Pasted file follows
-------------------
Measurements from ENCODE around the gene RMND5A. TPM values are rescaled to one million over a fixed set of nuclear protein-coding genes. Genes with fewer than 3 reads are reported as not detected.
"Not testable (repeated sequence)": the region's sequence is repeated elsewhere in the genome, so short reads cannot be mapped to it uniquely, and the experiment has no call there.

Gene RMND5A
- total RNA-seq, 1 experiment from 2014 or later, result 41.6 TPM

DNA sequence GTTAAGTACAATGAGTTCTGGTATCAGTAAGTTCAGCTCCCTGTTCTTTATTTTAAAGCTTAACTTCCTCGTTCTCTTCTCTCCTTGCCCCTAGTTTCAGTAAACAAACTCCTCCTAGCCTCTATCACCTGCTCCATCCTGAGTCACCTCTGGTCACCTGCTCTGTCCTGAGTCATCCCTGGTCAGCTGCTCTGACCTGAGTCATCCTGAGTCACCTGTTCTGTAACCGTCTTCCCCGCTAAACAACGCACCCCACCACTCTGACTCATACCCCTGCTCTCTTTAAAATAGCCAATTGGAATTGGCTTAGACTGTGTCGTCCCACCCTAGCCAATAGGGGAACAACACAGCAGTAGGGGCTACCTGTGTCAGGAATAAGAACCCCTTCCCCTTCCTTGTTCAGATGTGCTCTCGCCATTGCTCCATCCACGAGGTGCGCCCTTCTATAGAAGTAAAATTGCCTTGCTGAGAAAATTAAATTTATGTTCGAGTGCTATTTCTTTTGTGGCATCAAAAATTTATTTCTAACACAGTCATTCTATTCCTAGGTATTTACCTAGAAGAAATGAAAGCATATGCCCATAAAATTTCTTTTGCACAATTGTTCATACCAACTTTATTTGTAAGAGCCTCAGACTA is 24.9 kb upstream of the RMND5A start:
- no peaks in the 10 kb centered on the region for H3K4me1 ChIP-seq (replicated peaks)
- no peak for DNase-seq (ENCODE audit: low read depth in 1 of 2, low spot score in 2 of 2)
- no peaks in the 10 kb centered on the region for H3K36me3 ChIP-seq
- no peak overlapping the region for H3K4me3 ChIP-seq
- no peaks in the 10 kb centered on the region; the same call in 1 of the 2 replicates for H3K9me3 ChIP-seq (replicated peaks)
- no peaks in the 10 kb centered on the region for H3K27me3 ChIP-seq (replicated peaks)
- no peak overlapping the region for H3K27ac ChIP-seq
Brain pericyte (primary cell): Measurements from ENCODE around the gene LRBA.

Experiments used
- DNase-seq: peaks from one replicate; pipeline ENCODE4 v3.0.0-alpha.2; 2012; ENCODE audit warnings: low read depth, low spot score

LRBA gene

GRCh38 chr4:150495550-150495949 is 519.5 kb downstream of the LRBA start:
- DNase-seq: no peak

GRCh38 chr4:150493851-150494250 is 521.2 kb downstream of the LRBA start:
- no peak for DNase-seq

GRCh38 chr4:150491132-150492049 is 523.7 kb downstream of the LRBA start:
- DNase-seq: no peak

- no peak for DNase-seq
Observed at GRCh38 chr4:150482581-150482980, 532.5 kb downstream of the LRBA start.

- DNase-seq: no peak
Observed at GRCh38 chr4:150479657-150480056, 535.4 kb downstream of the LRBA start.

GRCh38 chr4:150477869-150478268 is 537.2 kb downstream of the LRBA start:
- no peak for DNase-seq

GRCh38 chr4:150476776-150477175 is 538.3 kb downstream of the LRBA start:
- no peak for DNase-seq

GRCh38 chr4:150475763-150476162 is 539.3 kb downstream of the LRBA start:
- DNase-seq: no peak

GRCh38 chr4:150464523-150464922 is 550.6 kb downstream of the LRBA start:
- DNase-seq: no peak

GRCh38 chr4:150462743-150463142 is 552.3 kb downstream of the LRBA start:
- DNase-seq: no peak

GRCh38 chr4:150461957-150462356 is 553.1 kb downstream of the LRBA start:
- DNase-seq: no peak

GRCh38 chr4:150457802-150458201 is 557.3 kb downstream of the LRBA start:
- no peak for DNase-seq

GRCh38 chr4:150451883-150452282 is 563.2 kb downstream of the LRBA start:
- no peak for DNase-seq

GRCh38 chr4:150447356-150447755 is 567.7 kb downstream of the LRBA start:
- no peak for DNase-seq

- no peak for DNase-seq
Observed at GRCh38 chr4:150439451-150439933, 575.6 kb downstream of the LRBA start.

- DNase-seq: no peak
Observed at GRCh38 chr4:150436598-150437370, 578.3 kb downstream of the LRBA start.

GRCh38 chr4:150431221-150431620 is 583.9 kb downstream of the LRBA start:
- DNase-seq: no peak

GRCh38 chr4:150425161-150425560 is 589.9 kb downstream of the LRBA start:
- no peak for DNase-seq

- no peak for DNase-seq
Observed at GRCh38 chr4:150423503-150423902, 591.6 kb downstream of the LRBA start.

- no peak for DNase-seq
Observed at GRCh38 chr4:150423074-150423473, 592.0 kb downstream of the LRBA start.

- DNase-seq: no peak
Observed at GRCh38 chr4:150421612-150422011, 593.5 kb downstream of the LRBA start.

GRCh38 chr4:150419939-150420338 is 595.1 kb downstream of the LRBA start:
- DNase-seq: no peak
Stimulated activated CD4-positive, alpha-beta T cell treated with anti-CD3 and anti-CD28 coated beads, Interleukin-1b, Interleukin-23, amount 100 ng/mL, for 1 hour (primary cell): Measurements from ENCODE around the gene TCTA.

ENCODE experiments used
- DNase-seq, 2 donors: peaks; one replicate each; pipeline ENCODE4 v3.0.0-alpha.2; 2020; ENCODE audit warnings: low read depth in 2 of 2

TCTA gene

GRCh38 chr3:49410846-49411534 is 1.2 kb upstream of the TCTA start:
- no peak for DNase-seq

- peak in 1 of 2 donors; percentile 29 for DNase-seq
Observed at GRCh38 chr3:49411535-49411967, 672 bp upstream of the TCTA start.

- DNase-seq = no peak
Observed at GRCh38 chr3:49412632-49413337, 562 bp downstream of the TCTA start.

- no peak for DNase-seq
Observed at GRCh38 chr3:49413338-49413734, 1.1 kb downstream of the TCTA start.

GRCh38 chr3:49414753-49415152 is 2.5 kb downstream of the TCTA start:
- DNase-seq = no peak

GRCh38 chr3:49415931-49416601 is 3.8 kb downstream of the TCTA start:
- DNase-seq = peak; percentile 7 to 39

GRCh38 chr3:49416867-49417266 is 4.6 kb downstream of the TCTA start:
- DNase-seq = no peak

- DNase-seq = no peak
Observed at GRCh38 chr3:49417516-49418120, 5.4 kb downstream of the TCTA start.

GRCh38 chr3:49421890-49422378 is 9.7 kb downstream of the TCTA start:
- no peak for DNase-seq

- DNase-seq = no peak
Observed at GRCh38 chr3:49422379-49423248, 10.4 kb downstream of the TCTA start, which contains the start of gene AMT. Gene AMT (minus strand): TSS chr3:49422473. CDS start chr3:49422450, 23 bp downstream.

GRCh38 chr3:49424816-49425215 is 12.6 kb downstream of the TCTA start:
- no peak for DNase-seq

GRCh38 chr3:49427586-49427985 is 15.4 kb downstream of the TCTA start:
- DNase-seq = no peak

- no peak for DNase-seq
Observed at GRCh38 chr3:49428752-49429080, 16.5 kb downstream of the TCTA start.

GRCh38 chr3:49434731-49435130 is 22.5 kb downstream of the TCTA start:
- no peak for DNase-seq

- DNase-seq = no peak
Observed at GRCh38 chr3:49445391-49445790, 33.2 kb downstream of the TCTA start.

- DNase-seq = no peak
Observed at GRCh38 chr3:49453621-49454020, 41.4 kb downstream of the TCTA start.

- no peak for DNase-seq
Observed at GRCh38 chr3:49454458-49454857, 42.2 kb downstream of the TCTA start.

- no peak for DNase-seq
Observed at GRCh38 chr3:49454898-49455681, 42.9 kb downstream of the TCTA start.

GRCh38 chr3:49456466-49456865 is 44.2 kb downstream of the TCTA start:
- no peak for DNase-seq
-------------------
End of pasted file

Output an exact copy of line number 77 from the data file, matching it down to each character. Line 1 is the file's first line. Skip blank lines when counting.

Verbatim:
GRCh38 chr3:49416867-49417266 is 4.6 kb downstream of the TCTA start: